ST. KEVIN AND THE BLACKBIRD
And then there was St Kevin and the blackbird.
The saint is kneeling, arms stretched out, inside
His cell, but the cell is narrow, so
One turned-up palm is out the window, stiff
As a crossbeam, when a blackbird lands
and Lays in it and settles down to nest.
Kevin feels the warm eggs, the small breast, the tucked
Neat head and claws and, finding himself linked
Into the network of eternal life,
Is moved to pity: now he must hold his hand
Like a branch out in the sun and rain for weeks
Until the young are hatched and fledged and flown.
And since the whole thing’s imagined anyhow,
Imagine being Kevin. Which is he?
Self-forgetful or in agony all the time
From the neck on out down through his hurting forearms?
Are his fingers sleeping? Does he still feel his knees?
Or has the shut-eyed blank of underearth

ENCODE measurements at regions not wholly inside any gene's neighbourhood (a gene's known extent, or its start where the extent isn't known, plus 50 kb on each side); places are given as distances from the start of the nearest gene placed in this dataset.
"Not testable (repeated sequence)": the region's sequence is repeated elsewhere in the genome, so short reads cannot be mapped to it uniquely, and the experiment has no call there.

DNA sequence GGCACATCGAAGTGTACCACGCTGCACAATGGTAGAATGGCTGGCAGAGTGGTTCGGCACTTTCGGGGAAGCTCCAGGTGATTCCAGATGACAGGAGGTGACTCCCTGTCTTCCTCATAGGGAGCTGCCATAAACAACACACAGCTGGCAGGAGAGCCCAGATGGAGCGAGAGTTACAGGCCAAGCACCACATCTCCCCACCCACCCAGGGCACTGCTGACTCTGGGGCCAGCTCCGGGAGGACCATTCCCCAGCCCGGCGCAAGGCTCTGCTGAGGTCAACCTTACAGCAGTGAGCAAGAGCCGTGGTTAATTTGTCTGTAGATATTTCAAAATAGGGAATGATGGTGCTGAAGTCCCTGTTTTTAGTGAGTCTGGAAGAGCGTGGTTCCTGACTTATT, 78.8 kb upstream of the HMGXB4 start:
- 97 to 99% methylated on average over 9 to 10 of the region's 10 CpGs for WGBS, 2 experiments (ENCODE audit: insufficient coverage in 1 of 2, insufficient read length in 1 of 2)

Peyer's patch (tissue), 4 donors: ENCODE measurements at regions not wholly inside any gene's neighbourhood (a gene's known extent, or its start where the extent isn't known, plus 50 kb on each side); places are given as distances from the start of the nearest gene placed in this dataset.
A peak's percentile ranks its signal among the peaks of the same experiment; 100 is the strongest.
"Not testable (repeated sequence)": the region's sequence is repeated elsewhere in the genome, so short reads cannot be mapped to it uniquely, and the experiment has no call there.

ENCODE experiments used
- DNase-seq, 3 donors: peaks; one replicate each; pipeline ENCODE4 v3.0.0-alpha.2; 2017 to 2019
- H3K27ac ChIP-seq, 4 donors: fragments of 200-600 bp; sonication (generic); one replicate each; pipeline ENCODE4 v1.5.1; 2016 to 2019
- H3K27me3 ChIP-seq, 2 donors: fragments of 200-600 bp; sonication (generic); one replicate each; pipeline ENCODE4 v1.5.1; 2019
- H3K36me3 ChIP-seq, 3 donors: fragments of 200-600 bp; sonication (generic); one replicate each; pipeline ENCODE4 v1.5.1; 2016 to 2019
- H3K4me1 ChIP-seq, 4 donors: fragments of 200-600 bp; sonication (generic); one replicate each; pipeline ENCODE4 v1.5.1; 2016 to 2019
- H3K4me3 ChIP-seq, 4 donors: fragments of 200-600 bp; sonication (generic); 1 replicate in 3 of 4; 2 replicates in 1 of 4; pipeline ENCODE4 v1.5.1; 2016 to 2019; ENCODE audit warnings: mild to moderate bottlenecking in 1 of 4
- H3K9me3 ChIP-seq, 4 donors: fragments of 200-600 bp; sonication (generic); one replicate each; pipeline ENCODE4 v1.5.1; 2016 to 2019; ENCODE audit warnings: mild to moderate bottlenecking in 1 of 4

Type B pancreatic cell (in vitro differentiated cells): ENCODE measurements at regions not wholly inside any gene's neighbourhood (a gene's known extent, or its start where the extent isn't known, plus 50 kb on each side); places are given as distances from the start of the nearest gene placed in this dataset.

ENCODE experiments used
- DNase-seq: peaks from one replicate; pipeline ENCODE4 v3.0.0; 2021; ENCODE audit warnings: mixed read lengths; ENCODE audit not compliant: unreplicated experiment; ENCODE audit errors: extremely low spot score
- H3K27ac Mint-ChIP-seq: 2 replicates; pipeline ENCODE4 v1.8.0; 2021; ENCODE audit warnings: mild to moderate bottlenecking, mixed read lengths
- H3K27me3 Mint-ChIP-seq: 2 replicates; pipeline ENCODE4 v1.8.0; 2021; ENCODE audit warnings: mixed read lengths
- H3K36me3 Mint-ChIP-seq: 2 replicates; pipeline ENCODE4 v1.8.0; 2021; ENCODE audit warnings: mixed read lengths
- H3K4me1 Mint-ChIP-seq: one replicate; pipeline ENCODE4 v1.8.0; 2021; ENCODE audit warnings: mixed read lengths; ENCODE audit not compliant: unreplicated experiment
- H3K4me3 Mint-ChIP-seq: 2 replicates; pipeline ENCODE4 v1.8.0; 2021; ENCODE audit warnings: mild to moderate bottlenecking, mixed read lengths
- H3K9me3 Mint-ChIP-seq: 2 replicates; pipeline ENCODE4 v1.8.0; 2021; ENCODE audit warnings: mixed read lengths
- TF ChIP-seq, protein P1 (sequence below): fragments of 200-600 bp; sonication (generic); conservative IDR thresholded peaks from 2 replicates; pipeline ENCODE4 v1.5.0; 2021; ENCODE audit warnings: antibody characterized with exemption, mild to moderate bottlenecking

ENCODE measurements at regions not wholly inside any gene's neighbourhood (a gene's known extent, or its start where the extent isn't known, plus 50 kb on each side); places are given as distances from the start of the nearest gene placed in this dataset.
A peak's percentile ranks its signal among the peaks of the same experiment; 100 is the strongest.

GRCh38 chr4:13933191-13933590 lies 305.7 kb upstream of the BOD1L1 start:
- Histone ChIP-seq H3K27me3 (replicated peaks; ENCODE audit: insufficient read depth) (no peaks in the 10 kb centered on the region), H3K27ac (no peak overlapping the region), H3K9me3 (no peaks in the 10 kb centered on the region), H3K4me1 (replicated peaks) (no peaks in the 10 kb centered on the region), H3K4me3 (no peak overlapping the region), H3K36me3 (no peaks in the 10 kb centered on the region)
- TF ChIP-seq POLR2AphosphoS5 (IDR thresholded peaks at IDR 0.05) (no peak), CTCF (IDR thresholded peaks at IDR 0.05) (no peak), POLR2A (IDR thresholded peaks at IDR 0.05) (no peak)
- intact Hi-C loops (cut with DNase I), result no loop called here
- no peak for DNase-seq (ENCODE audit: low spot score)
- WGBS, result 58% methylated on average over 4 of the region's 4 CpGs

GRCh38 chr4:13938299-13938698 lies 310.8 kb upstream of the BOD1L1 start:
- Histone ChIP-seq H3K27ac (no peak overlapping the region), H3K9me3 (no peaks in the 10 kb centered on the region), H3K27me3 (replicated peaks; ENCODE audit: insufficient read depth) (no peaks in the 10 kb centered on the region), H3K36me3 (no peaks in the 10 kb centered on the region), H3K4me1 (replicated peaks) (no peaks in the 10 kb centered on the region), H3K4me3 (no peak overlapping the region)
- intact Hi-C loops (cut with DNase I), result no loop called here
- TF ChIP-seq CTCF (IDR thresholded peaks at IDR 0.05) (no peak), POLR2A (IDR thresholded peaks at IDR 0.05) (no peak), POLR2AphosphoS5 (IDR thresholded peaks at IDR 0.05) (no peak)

Crept up through him? Is there distance in his head?
Alone and mirrored clear in Love’s deep river,
‘To labour and not to seek reward,’ he prays,
A prayer his body makes entirely
For he has forgotten self, forgotten bird
And on the riverbank forgotten the river’s name.
The Spirit Level (1996)
Listen to Seamus Heaney read “St. Kevin and the Blackbird“
THE BIRD-WATCHER REMEMBERS
TALKING ABOUT SAINT KEVIN’S BLACKBIRDS
WHILE ON A PLANE
Fall 2004 – British Columbia, Canada to Chicago, IL
I was flying back from Canada to
Chicago, from the Pacific Northwest,
full of rainy pines, to the Midwest where
it was much colder. But my heart in my breast
was warm. I was sitting beside Kevin,
who told me of his Irish name-sake saint,
a man who opened his palms to pray at Lent
and held so still, a blackbird built her nest
in his hands, and all her hatchlings were born
safe in his prayers and in his gentle palms.
The baby blackbirds grew and flew far ’way
from the patient saint–to new lakes and lands.
This all happened long ago like a dream,
like a kiss that leaves you wond’ring what it means.
The Bird-Watcher’s Diary Entries, 2nd Ed. (2011)